- That’s David White (aka Larry Tate) as Hunsecker’s rival Otis Elwell. By the way, “My friends call me Otis.” may be the worst pick-up line I’ve ever heard.
- A jazz musician who uses recreational marijuana? Quel Scandale! That being said, “flyer” is my new favorite euphemism for being a drug addict.
- I know it’s a movie, but in what universe are Burt Lancaster and Susan Harrison siblings?
- Also noteworthy is how much of Lancaster’s face is obscured by his glasses and the shadows they create. It’s as if Lancaster is saying “Don’t look at my face, focus on the performance.” It works, for the most part.
- This is the first of two movies I’m covering this week with implied incest (see my next entry for the other one). It’s a good thing psychoanalysis came along around this time. All screenwriters on the couch, please!
- I severely underestimated Susan Harrison. She seems one-note for most of the movie, but really gets to show her colors in the final few scenes. It’s a shame we never got more of her work.
- A musical stage version of “Sweet Smell of Success” by Marvin Hamlisch & Craig Carnelia came and went on Broadway in the spring of 2002. It expands the plot greatly (the film’s story doesn’t start until Act II) and garnered John Lithgow a Tony for his performance as Hunsecker. Among the Broadway producers were Ernest Lehman and Harvey Weinstein, and the parallels between Weinstein and Hunsecker just write themselves.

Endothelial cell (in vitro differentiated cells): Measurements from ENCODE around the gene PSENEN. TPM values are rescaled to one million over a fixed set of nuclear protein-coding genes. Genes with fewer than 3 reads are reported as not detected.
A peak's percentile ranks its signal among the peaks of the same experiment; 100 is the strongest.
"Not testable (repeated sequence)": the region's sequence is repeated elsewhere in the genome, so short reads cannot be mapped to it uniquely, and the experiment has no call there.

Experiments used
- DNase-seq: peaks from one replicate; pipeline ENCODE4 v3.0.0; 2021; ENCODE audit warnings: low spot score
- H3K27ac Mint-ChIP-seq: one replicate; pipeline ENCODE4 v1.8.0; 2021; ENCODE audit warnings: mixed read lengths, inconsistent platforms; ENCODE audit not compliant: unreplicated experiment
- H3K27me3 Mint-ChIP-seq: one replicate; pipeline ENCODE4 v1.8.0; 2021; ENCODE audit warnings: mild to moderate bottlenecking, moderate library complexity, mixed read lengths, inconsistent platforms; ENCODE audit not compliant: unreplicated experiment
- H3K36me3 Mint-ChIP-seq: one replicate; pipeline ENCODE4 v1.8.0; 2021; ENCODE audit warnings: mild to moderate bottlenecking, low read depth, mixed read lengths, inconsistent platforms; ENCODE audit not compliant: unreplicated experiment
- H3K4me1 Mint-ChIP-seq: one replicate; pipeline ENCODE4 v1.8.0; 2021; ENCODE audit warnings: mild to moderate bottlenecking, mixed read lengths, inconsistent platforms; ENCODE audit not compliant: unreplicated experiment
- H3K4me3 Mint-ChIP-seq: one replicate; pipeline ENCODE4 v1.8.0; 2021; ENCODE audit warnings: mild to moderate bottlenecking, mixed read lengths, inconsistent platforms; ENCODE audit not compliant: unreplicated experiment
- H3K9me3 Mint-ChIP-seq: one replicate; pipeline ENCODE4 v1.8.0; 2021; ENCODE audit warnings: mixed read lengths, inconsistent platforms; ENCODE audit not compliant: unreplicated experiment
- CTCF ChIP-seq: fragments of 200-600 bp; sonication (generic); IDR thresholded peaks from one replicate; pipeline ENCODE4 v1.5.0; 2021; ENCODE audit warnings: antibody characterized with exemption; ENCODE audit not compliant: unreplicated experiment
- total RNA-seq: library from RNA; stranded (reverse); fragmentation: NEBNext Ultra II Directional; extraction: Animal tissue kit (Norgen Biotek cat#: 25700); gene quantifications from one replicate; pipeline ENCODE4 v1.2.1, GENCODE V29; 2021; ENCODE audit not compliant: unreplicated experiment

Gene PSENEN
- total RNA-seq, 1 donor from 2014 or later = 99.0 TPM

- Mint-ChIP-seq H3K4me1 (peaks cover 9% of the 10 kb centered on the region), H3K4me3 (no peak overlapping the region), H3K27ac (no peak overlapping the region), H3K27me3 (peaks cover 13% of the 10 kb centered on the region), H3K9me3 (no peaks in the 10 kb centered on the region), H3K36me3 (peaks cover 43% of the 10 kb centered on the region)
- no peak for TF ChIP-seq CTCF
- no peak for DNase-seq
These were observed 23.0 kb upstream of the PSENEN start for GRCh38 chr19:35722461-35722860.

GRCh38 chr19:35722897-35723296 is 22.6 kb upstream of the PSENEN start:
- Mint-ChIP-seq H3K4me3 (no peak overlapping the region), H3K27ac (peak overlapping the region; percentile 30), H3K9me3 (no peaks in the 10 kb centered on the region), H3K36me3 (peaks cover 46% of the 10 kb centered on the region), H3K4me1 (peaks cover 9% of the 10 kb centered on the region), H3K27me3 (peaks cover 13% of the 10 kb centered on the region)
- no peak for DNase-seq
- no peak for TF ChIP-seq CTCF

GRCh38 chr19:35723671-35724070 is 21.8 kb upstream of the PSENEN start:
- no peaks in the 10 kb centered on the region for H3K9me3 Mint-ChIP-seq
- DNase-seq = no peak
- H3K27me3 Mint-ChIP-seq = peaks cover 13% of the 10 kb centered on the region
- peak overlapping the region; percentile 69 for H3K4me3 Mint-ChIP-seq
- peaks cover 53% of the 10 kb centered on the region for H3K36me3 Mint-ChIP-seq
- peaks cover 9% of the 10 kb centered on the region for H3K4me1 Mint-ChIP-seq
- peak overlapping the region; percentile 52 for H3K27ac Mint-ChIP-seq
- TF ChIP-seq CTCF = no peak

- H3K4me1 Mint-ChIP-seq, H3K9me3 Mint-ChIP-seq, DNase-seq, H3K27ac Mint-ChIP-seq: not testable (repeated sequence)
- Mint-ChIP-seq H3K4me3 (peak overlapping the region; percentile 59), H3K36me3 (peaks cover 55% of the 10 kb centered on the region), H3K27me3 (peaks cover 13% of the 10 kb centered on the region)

- Barry Levinson pays tribute to “Sweet Smell” in two of his films: “Diner” and “Rain Man”.
- The teleplay “The Comedian” is also based on a short story by Lehman, centers on a dangerously influential TV personality, and features the character of columnist Otis Elwell, this time played by Whit Bissell.
- “Breaking Bad” creator Vince Gilligan has cited the film as one of his favorites and named two episodes of “Breaking” after a line from the film: “Cat’s in the Bag” “And the Bag’s In the River”.